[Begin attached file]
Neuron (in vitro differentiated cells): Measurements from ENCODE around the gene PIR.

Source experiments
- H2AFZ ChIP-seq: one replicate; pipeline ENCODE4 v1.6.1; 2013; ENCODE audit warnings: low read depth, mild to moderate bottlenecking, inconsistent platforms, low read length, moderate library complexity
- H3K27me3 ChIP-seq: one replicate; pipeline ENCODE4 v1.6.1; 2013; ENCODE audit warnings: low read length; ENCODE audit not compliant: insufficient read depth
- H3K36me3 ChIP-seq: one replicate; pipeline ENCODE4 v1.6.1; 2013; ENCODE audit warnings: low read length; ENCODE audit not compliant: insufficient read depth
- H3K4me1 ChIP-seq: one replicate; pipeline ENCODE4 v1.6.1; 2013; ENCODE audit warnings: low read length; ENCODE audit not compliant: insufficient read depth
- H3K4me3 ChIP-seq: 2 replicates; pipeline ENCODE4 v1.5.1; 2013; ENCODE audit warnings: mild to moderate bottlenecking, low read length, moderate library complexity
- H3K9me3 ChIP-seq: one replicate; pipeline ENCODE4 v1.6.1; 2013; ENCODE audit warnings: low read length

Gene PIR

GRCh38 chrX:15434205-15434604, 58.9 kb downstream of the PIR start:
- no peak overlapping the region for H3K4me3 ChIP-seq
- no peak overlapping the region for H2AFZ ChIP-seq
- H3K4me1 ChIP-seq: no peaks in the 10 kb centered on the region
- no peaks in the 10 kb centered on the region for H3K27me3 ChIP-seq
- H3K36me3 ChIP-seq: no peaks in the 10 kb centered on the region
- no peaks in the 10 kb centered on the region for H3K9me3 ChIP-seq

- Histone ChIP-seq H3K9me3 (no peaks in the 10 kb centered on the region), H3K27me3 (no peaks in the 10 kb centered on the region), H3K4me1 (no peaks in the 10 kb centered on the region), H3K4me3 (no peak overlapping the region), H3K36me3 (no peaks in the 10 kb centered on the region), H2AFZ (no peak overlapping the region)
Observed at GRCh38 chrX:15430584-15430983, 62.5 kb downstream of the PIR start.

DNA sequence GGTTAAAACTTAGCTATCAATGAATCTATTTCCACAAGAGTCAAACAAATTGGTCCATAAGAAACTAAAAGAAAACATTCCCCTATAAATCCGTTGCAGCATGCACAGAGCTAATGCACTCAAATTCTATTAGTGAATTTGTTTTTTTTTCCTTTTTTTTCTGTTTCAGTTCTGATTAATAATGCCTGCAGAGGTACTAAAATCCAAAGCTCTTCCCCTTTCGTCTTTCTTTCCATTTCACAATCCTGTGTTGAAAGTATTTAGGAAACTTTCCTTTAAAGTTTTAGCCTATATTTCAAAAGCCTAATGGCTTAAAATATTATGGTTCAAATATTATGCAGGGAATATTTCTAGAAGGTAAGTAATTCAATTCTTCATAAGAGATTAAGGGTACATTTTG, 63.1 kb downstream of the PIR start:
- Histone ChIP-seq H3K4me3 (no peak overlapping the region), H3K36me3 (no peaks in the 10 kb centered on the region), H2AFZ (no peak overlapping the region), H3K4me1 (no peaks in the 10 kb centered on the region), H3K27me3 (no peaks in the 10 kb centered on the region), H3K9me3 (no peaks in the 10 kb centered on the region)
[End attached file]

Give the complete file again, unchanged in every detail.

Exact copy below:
Neuron (in vitro differentiated cells): Measurements from ENCODE around the gene PIR.

Source experiments
- H2AFZ ChIP-seq: one replicate; pipeline ENCODE4 v1.6.1; 2013; ENCODE audit warnings: low read depth, mild to moderate bottlenecking, inconsistent platforms, low read length, moderate library complexity
- H3K27me3 ChIP-seq: one replicate; pipeline ENCODE4 v1.6.1; 2013; ENCODE audit warnings: low read length; ENCODE audit not compliant: insufficient read depth
- H3K36me3 ChIP-seq: one replicate; pipeline ENCODE4 v1.6.1; 2013; ENCODE audit warnings: low read length; ENCODE audit not compliant: insufficient read depth
- H3K4me1 ChIP-seq: one replicate; pipeline ENCODE4 v1.6.1; 2013; ENCODE audit warnings: low read length; ENCODE audit not compliant: insufficient read depth
- H3K4me3 ChIP-seq: 2 replicates; pipeline ENCODE4 v1.5.1; 2013; ENCODE audit warnings: mild to moderate bottlenecking, low read length, moderate library complexity
- H3K9me3 ChIP-seq: one replicate; pipeline ENCODE4 v1.6.1; 2013; ENCODE audit warnings: low read length

Gene PIR

GRCh38 chrX:15434205-15434604, 58.9 kb downstream of the PIR start:
- no peak overlapping the region for H3K4me3 ChIP-seq
- no peak overlapping the region for H2AFZ ChIP-seq
- H3K4me1 ChIP-seq: no peaks in the 10 kb centered on the region
- no peaks in the 10 kb centered on the region for H3K27me3 ChIP-seq
- H3K36me3 ChIP-seq: no peaks in the 10 kb centered on the region
- no peaks in the 10 kb centered on the region for H3K9me3 ChIP-seq

- Histone ChIP-seq H3K9me3 (no peaks in the 10 kb centered on the region), H3K27me3 (no peaks in the 10 kb centered on the region), H3K4me1 (no peaks in the 10 kb centered on the region), H3K4me3 (no peak overlapping the region), H3K36me3 (no peaks in the 10 kb centered on the region), H2AFZ (no peak overlapping the region)
Observed at GRCh38 chrX:15430584-15430983, 62.5 kb downstream of the PIR start.

DNA sequence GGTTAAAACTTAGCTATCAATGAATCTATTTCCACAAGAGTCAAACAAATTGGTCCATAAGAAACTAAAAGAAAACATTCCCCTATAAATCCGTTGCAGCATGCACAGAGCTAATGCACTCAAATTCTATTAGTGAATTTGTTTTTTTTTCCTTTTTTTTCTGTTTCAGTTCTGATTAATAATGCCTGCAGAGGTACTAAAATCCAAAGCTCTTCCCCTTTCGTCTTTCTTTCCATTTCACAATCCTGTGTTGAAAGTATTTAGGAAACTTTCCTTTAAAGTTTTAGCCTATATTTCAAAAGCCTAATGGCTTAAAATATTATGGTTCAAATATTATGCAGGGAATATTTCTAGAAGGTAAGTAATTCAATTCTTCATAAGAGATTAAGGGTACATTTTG, 63.1 kb downstream of the PIR start:
- Histone ChIP-seq H3K4me3 (no peak overlapping the region), H3K36me3 (no peaks in the 10 kb centered on the region), H2AFZ (no peak overlapping the region), H3K4me1 (no peaks in the 10 kb centered on the region), H3K27me3 (no peaks in the 10 kb centered on the region), H3K9me3 (no peaks in the 10 kb centered on the region)